Microsoft's System Center platform is a full-featured tool for managing Windows desktops and servers. Yet, for...
the average small to midsized IT shop, it can cause frustration. Windows Intune, Microsoft's cloud-based desktop management utility, can help smooth out that learning curve.
Priced on a subscription basis and similar to Office 365, Windows Intune supports widely distributed IT assets. For the small and midsized business (SMB) IT pro tasked with managing the laptops and various endpoint devices of remote workers, Intune offers a singular cloud-based management approach.
Microsoft's June 2012 Windows Intune update includes features that align with its "people-centric" approach to desktop management. They also line up quite well with the corporate (and IT) culture found in many SMBs. Let's take a look at five user-centric features in Windows Intune.
Enables user-installed software. Early versions of Microsoft Windows Intune allowed admins to collect data from managed devices, but the tool had only a limited ability to enact changes. The Intune update creates substantial application and policy delivery functionality, adding user-initiated software installation to the feature set. This feature gives users the ability to install line-of-business applications, which automates app deployment and reduces IT overhead.
Ability to add and remove managed devices. Users can determine which of their devices admins should manage. They can add PCs that require Intune management and remove devices as needed. These activities can be accomplished without the assistance of a privileged IT administrator.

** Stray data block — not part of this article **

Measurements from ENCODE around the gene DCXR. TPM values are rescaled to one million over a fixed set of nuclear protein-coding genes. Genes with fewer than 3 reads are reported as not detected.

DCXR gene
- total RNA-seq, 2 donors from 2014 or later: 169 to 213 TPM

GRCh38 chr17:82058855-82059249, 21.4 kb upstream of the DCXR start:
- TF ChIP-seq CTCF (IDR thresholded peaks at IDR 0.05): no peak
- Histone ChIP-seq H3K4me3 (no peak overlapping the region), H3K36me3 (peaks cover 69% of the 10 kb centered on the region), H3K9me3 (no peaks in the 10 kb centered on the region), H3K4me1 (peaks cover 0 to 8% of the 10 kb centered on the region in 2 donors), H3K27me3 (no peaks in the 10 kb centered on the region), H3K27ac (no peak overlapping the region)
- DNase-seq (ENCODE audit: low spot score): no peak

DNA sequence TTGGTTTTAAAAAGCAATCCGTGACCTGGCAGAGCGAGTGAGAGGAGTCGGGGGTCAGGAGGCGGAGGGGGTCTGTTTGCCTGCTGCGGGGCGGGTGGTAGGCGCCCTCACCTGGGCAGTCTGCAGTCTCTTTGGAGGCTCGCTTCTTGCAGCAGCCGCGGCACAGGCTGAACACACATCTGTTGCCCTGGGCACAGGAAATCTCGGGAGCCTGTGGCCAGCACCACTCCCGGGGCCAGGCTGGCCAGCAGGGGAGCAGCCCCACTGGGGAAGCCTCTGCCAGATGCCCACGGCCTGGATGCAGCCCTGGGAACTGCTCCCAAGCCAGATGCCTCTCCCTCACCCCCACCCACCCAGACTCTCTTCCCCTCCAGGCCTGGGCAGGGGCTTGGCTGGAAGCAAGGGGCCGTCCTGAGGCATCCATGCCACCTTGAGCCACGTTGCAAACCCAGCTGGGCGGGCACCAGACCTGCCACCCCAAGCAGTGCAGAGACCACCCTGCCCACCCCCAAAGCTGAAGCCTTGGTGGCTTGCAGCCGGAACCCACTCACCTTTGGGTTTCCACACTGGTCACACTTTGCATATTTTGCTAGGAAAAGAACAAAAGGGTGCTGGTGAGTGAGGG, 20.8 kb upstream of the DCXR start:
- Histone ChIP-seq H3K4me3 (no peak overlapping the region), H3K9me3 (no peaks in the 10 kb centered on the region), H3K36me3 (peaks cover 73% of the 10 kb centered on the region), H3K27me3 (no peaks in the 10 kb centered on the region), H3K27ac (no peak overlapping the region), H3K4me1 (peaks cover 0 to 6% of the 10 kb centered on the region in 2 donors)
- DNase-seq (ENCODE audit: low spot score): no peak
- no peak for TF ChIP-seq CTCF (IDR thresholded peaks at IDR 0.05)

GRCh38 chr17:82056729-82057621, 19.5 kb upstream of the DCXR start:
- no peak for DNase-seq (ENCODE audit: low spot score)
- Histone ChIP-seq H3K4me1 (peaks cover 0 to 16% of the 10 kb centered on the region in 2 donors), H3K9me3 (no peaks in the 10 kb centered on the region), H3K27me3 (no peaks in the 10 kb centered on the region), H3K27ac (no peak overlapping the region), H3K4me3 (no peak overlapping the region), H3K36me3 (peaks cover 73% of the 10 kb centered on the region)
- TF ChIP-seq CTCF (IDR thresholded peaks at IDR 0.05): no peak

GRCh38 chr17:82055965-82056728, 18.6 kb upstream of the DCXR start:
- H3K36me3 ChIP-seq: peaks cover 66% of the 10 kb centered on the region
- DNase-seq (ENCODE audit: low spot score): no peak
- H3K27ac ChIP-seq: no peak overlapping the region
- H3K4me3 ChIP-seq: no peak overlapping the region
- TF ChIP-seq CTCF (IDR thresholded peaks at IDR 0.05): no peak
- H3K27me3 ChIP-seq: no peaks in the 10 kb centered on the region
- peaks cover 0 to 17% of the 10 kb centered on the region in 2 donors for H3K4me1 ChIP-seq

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Support for dynamic membership queries. One of the most powerful features of Microsoft System Center's Configuration Manager has always been its support for dynamic queries. Rather than grouping assets by their name, a dynamic query collects assets based on characteristics. This ability ensures that apps and configurations are delivered to the right endpoints -- even as assets are rearranged, provisioned and de-provisioned.
Microsoft Windows Intune features similar dynamic membership queries that enable IT to create management groups based on the characteristics of a managed asset. Groups are then automatically updated as those characteristics change or additional assets meet the query criteria. Dynamic membership queries create flexibility for deploying applications and for configuring and updating managed devices.
Integrated identity federation. Microsoft's cloud-based Windows Intune integrates with Active Directory Federation Services (AD FS) 2.0, allowing the federation of user credentials with existing on-premises Active Directory accounts. Adding federation to Windows Intune enables a company's central IT to manage distributed assets without having to manage AD accounts for those assets. SMBs can manage devices in a range of domains as a single entity.
Centralized user interfaces for PCs and mobile devices. Facilitating all of Windows Intune's user-centric features is a centralized portal for traditional PCs and another interface for mobile devices. This portal becomes the starting point for users to invoke self-service actions such as installing applications and downloading policies. With two separate portals, users get the browser experience they're accustomed to on the appliance they are using (PC or mobile device). Having a single, central portal address, on the other hand, ensures each device -- no matter its location or type -- will always have access.
According to Microsoft, subscriptions for Windows Intune cost $11 per managed PC per month, although pricing varies by region. Volume discounts are reportedly available for purchases of 250 or more licenses.